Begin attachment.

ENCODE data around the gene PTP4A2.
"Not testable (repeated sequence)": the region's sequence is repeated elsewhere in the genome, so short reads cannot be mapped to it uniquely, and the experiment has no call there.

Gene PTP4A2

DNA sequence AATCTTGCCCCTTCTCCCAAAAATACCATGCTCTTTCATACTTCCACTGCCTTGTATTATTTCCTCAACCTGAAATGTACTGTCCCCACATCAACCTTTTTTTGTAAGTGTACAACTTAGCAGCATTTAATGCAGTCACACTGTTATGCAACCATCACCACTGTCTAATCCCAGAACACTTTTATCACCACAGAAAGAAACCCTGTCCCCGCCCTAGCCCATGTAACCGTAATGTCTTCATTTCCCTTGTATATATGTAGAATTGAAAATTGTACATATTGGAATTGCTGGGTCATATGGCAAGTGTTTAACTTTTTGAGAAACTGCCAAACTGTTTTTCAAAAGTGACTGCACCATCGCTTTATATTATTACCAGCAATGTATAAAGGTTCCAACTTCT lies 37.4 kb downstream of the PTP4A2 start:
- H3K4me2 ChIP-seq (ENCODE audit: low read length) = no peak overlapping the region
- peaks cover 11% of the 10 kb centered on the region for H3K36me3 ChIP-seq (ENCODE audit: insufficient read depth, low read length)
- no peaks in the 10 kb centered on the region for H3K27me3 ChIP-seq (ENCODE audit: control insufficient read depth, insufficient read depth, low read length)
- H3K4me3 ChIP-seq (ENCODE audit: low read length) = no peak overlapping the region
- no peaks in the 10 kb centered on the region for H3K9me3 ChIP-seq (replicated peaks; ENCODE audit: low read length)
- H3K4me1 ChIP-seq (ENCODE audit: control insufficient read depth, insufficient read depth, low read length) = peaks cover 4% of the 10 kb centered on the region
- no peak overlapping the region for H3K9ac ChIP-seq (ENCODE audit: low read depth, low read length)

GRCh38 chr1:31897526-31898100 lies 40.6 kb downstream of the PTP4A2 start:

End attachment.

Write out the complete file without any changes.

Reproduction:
ENCODE data around the gene PTP4A2.
"Not testable (repeated sequence)": the region's sequence is repeated elsewhere in the genome, so short reads cannot be mapped to it uniquely, and the experiment has no call there.

Gene PTP4A2

DNA sequence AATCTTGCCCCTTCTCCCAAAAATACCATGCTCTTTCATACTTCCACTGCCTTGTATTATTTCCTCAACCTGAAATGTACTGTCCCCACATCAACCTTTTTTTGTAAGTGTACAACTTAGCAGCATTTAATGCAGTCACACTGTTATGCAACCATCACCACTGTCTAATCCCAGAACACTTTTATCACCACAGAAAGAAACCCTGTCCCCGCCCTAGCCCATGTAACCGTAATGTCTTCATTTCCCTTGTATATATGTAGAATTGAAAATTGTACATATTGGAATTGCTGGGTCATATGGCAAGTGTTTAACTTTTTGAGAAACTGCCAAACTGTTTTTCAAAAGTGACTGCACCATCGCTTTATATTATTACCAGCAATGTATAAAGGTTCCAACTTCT lies 37.4 kb downstream of the PTP4A2 start:
- H3K4me2 ChIP-seq (ENCODE audit: low read length) = no peak overlapping the region
- peaks cover 11% of the 10 kb centered on the region for H3K36me3 ChIP-seq (ENCODE audit: insufficient read depth, low read length)
- no peaks in the 10 kb centered on the region for H3K27me3 ChIP-seq (ENCODE audit: control insufficient read depth, insufficient read depth, low read length)
- H3K4me3 ChIP-seq (ENCODE audit: low read length) = no peak overlapping the region
- no peaks in the 10 kb centered on the region for H3K9me3 ChIP-seq (replicated peaks; ENCODE audit: low read length)
- H3K4me1 ChIP-seq (ENCODE audit: control insufficient read depth, insufficient read depth, low read length) = peaks cover 4% of the 10 kb centered on the region
- no peak overlapping the region for H3K9ac ChIP-seq (ENCODE audit: low read depth, low read length)

GRCh38 chr1:31897526-31898100 lies 40.6 kb downstream of the PTP4A2 start: